THE NEW BLACK – How To Love Your Liver

The New Black 12.10.2008THE NEW BLACK – How To Love Your Liver
By Carl Begai

Guitarist Christof Leim was two for two in 2008, cranking out a new Sinner album (Crash & Burn) to rave reviews and launching new street level dirt metal outfit The New Black to equal amounts of high praise. A big change from his one album stint with The Traceelords (The Ali Of Rock – 2006), a band that couldn’t decide if it was metal, rock, or full-on sugar pop and eventually imploded. And while Sinner’s success was assured with Crash & Burn’s return to the band’s rock roots, The New Black was a gamble. Leim had no expectations going in save that the music would better reflect who he is as a musician, making the positive reactions to their demo material and resulting record deal with AFM Records that much sweeter.

“The New Black started before I joined Sinner, and it was one of the good things in life that got the ball rolling: binge drinking,” Leim reveals. “Fabs (Schwarz/guitars) and me attended the Earthshaker Festival in 2006, and we watched the show by a headliner that I won’t mention because they sucked (Lordi), then hit the caiparinha booth. I told him that I had a lot of heavy riffs sitting around that I couldn’t use in The Traceelords because they didn’t fit. Basically, they were a bunch Black Label Society-type riffs. Fabs and I got along great, so the only logical conclusion was that we should form a new band. We got shitfaced and the question came up; ‘So, when should we start this new band?’ Answer: ‘I don’t know, what time is it? 10:45pm? Okay, we’ll start it at 11:00pm…’ (laughs). Fabs is a real musician, not just a rocker, so I sent him three song ideas, and a couple weeks after the festival we were at a party and he pulled out a CD with three songs on it. From there things moved along really quickly.”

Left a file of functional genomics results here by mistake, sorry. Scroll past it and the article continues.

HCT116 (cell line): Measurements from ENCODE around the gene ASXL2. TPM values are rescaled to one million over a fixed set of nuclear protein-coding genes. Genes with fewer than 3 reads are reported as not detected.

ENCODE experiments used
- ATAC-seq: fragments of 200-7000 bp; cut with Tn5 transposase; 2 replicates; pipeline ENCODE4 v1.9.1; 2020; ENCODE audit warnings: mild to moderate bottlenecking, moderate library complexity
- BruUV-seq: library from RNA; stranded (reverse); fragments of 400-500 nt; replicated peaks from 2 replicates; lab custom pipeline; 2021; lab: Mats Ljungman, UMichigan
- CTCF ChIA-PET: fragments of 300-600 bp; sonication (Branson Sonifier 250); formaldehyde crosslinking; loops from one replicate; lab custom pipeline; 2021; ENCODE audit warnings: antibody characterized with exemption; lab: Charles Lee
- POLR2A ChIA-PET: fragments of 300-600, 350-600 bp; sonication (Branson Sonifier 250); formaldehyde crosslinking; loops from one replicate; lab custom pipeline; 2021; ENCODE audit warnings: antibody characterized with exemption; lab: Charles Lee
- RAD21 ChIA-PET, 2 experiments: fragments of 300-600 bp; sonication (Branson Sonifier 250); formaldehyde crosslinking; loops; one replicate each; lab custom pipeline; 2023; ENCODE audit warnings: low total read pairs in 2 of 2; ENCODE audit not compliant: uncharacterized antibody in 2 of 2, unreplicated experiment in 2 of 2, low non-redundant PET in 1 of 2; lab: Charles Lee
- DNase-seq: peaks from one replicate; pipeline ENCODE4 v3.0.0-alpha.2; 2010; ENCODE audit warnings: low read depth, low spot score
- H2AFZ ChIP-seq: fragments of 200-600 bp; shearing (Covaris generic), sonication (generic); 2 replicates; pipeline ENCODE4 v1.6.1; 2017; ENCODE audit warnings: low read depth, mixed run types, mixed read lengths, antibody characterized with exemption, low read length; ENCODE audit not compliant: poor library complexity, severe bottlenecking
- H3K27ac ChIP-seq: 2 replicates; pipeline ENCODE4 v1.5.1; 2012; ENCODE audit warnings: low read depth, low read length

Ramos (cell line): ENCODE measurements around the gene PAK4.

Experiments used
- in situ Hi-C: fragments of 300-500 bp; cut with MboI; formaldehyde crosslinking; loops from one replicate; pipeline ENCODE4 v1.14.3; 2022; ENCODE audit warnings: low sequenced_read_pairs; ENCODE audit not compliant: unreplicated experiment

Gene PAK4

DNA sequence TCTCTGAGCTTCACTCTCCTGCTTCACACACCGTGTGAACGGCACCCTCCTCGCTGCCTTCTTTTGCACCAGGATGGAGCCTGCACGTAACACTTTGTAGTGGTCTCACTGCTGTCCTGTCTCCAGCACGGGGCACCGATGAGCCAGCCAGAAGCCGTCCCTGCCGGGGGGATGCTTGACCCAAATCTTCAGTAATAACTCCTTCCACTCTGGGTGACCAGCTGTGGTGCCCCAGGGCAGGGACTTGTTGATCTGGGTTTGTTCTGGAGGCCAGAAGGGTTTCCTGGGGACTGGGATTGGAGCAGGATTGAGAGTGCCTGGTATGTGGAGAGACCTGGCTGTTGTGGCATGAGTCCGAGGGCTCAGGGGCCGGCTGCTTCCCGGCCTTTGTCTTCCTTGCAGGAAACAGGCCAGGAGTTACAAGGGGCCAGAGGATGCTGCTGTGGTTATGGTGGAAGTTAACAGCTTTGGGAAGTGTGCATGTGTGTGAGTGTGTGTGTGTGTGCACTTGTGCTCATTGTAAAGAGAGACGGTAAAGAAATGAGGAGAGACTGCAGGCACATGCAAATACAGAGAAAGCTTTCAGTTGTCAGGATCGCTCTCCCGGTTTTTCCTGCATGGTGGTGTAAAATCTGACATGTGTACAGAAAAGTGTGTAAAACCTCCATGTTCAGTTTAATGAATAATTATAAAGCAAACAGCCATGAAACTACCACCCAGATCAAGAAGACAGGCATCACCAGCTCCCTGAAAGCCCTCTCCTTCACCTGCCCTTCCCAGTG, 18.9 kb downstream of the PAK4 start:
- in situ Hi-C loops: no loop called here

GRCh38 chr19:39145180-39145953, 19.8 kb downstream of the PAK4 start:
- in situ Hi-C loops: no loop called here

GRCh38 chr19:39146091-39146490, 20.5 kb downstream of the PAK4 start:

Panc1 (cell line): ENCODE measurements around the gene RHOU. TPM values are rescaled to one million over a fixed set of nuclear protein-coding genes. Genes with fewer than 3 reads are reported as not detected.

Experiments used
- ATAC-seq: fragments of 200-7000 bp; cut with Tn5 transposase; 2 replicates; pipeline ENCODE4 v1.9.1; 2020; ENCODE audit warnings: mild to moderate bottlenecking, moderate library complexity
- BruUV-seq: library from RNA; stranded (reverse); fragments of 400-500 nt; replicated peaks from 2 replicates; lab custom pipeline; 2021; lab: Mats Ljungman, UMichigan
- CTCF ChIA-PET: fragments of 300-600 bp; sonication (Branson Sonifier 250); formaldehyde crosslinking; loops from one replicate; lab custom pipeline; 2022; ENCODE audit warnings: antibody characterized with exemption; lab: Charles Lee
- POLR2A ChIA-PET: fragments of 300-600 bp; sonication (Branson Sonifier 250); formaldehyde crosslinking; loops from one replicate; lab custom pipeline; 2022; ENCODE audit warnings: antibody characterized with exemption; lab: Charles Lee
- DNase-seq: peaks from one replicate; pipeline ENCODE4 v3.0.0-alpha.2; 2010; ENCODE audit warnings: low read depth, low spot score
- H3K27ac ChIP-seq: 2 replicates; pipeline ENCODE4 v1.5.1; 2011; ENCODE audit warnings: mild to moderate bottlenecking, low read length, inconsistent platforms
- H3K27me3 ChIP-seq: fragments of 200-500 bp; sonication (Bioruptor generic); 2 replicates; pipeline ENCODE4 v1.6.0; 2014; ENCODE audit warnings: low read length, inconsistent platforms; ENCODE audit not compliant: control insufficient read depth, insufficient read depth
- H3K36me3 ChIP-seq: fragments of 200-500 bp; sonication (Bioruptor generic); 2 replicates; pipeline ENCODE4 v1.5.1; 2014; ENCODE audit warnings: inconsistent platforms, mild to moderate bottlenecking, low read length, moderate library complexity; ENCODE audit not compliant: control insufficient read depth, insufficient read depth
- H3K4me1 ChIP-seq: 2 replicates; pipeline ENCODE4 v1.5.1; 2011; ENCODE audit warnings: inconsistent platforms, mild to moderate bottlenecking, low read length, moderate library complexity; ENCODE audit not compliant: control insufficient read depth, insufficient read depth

Musically, The New Black has been pegged as a cross between Thin Lizzy and Black Label Society. Add to this singer Fludid’s vocals, which bear an uncanny resemblance to those of ex-Anthrax frontman John Bush, and you can understand the band appealing to rock and metal audiences

“The Black Label Society influence might be surprising for some people because I was part of The Traceelords,” says Leim, “but that’s always been there. I was always into Zakk Wylde’s stuff from the first BLS album. That kind of stuff wasn’t usable with The Traceelords. I was always the token metal guy in The Traceelords with the long hair and doing all the baby-Zakk-Wylde-on-a-bad-day solos. We had the obvious talks about the material and it was clear it wouldn’t work. Plus, some other songs I wrote wouldn’t work for Sinner either because the masterplan was to do a rock ‘n’ roll album and not another There Will Be Execution.”

It’s readily apparent The Traceelords experience left a bad taste in Leim’s mouth, raising questions as to whether he was apprehensive about joining another band so quickly.

“Not really, because we talked about the internal band stuff. Fabs and I started this, and we’re not 17-year-olds and dreaming the day away about being big rockstars. That’s actually what our first song, ‘Why I Burn’, is about. You want to get ahead, if only to play better gigs, but if it’s not fun with the guys you’re with and you can’t hit the stage with the same sense of fun that you have when you go to a bar together, you’re going to run out of gas pretty fast. This was clear from the beginning for Fabs and me, and that’s how the line-up came together. We had fun together, and that was the top priority.”

And for the record, did the band name come from Strapping Young Lad’s 2007 album, The New Black?

“No! I was angry when Devin (Townsend) put that album out, and it didn’t even suck,” Leim laughs. “I had the name long before that album came out. I was trying to think of a cool band name if I ever decided to do my macho rock thing, and that’s what I came up with. I like the name In Flames, for example. Flames are cool, and you could call your band Fire Fire Fire or The Flaming Superstars, but that’s boring. In Flames is straight to the point, no bullshit. I figured black is cool, but all those names like Black Symphony and Black This or Black That, they suck. I think The New Black stands out, and I was in good company (laughs).”